Incendiary or fire bombs struck the fears of Americans with particular force after the "all out" attack on London by German bombers in December 1940. As Governor Sprague described it: "Incendiary bombs fell like rain and a fire of terrifying proportions consumed the entire district known as the old city of London. Hundreds were killed and the property loss ran into billions."(6) Several types of incendiaries posed a potential threat, including phosphorus, thermite, and magnesium bombs. Phosphorus bombs were in many ways less dangerous because they burned at only about 250 degrees Fahrenheit. Thus, for a fire to start, the material around it had to be very combustible. Thermite bombs, in contrast, burned incredibly hot, up to about 4,500 degrees Fahrenheit, and could melt metal or rock. This was made clear to Oregonians when a thermite bomb was dropped in September 1942 by a Japanese plane on a forest in Curry County. The resulting crater showed signs of intense heat, including fused earth and rocks that resembled lava. Sand and water were recommended to extinguish phosphorus and thermite fires.
According to Portland Mayor Earl Riley who also served as director of the Portland and Multnomah County Civilian Defense Council, magnesium bombs were the most widely used incendiary devices at the time "and the one which can and must be controlled by the civilian population."(7) The two pound bombs were about two inches in diameter and about nine to 14 inches long with a steel fin. Inside the cylinder was the incendiary material and a firing fuse to be set off by a sudden shock. Once burning, the magnesium could get as hot as 3,300 degrees Fahrenheit.
An air raid warden instruction booklet set the scene of a magnesium bomb attack: "Picture a large bomber carrying 2000 of these bombs, flying at 5000 feet and at a rate of 250 miles per hour. The bombs will be dropped in lots of about 20 each second. They will scatter over a length of some seven miles. The width of this path has been observed to be some 150 yards." That equated to about 20 bombs falling on each city block over a huge area. The drop of a bomb from the plane developed enough force to penetrate the average house roof, allowing the magnesium to start burning in the attic or top story. As the bomb casing caught fire, it would throw molten metal over a wide area, up to 30 to 50 feet. The bomb would then burn with high intensity for up to two minutes and more quietly for up to 15 minutes. Air raid wardens, it seems, had their work cut out for them.(8)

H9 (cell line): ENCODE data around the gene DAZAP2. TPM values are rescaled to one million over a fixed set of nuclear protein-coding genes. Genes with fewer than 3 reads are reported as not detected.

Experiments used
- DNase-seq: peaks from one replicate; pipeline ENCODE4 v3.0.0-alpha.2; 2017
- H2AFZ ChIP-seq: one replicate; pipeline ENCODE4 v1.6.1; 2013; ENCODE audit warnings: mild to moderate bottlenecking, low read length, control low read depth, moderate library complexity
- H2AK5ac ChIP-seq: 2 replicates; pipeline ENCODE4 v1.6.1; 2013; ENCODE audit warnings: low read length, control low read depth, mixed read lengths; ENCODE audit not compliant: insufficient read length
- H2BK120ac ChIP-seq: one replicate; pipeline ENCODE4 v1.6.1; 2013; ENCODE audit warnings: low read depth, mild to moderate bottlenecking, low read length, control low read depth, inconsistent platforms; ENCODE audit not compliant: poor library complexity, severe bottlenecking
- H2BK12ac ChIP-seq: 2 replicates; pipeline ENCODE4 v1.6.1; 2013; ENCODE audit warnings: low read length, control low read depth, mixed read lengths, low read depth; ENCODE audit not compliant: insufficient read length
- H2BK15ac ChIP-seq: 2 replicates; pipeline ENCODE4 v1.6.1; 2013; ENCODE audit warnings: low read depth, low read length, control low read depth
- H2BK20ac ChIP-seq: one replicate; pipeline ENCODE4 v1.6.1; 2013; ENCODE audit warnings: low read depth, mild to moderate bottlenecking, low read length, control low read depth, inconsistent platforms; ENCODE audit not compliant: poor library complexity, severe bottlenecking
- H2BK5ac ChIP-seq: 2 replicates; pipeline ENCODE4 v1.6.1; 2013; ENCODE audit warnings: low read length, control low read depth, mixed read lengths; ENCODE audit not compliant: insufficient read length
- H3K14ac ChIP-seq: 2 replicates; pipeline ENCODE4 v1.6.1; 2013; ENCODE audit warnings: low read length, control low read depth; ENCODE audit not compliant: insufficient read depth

Portland defense coordinator Edward Boatwright put the situation in practical perspective:
"There just isn't any fire department in the world that can be in a thousand places at one time. But incendiary bombs only start small fires and if the people can put out 990 of the 1000 fires while they're still little ones the fire department can take care of the ten that aren't caught in time and have become big fires."(9)
To help homeowners fight those 990 smaller fires, the Portland and Multnomah County Defense Council distributed the following instructions to residents:
Control: Please Study These Instructions
Method No. 1